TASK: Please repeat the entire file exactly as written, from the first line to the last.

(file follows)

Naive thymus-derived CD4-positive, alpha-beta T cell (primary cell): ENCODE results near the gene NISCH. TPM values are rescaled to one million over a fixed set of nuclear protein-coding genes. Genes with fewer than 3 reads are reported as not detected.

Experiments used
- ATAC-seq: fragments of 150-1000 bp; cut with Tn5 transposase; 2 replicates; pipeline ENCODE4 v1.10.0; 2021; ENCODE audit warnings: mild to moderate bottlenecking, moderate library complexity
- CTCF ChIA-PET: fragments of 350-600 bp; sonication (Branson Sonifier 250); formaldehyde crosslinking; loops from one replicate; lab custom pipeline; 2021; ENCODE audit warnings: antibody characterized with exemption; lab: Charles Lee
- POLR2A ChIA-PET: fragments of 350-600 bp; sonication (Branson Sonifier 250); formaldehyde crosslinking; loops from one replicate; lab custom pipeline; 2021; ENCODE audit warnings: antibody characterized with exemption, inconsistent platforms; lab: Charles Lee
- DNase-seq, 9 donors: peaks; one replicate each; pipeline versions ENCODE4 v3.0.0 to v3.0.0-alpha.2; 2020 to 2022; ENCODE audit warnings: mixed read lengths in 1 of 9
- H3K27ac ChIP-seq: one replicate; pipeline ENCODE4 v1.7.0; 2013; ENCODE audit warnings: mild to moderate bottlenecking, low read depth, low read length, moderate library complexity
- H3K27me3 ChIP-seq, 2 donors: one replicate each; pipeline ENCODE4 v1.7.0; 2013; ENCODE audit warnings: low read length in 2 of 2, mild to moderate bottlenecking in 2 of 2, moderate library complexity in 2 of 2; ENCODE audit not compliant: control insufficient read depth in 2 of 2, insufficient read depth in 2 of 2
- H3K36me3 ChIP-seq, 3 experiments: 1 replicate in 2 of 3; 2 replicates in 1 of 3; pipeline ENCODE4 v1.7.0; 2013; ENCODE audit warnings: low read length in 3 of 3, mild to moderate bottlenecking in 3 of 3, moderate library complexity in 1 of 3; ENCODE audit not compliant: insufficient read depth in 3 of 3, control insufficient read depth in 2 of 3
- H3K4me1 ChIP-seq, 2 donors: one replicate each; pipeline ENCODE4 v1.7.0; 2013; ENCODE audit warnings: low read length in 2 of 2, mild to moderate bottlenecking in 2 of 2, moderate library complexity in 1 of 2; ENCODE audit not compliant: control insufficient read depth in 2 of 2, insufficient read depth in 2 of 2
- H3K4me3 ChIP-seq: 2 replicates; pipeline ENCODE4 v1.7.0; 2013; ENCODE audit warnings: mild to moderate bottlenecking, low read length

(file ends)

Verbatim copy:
Naive thymus-derived CD4-positive, alpha-beta T cell (primary cell): ENCODE results near the gene NISCH. TPM values are rescaled to one million over a fixed set of nuclear protein-coding genes. Genes with fewer than 3 reads are reported as not detected.

Experiments used
- ATAC-seq: fragments of 150-1000 bp; cut with Tn5 transposase; 2 replicates; pipeline ENCODE4 v1.10.0; 2021; ENCODE audit warnings: mild to moderate bottlenecking, moderate library complexity
- CTCF ChIA-PET: fragments of 350-600 bp; sonication (Branson Sonifier 250); formaldehyde crosslinking; loops from one replicate; lab custom pipeline; 2021; ENCODE audit warnings: antibody characterized with exemption; lab: Charles Lee
- POLR2A ChIA-PET: fragments of 350-600 bp; sonication (Branson Sonifier 250); formaldehyde crosslinking; loops from one replicate; lab custom pipeline; 2021; ENCODE audit warnings: antibody characterized with exemption, inconsistent platforms; lab: Charles Lee
- DNase-seq, 9 donors: peaks; one replicate each; pipeline versions ENCODE4 v3.0.0 to v3.0.0-alpha.2; 2020 to 2022; ENCODE audit warnings: mixed read lengths in 1 of 9
- H3K27ac ChIP-seq: one replicate; pipeline ENCODE4 v1.7.0; 2013; ENCODE audit warnings: mild to moderate bottlenecking, low read depth, low read length, moderate library complexity
- H3K27me3 ChIP-seq, 2 donors: one replicate each; pipeline ENCODE4 v1.7.0; 2013; ENCODE audit warnings: low read length in 2 of 2, mild to moderate bottlenecking in 2 of 2, moderate library complexity in 2 of 2; ENCODE audit not compliant: control insufficient read depth in 2 of 2, insufficient read depth in 2 of 2
- H3K36me3 ChIP-seq, 3 experiments: 1 replicate in 2 of 3; 2 replicates in 1 of 3; pipeline ENCODE4 v1.7.0; 2013; ENCODE audit warnings: low read length in 3 of 3, mild to moderate bottlenecking in 3 of 3, moderate library complexity in 1 of 3; ENCODE audit not compliant: insufficient read depth in 3 of 3, control insufficient read depth in 2 of 3
- H3K4me1 ChIP-seq, 2 donors: one replicate each; pipeline ENCODE4 v1.7.0; 2013; ENCODE audit warnings: low read length in 2 of 2, mild to moderate bottlenecking in 2 of 2, moderate library complexity in 1 of 2; ENCODE audit not compliant: control insufficient read depth in 2 of 2, insufficient read depth in 2 of 2
- H3K4me3 ChIP-seq: 2 replicates; pipeline ENCODE4 v1.7.0; 2013; ENCODE audit warnings: mild to moderate bottlenecking, low read length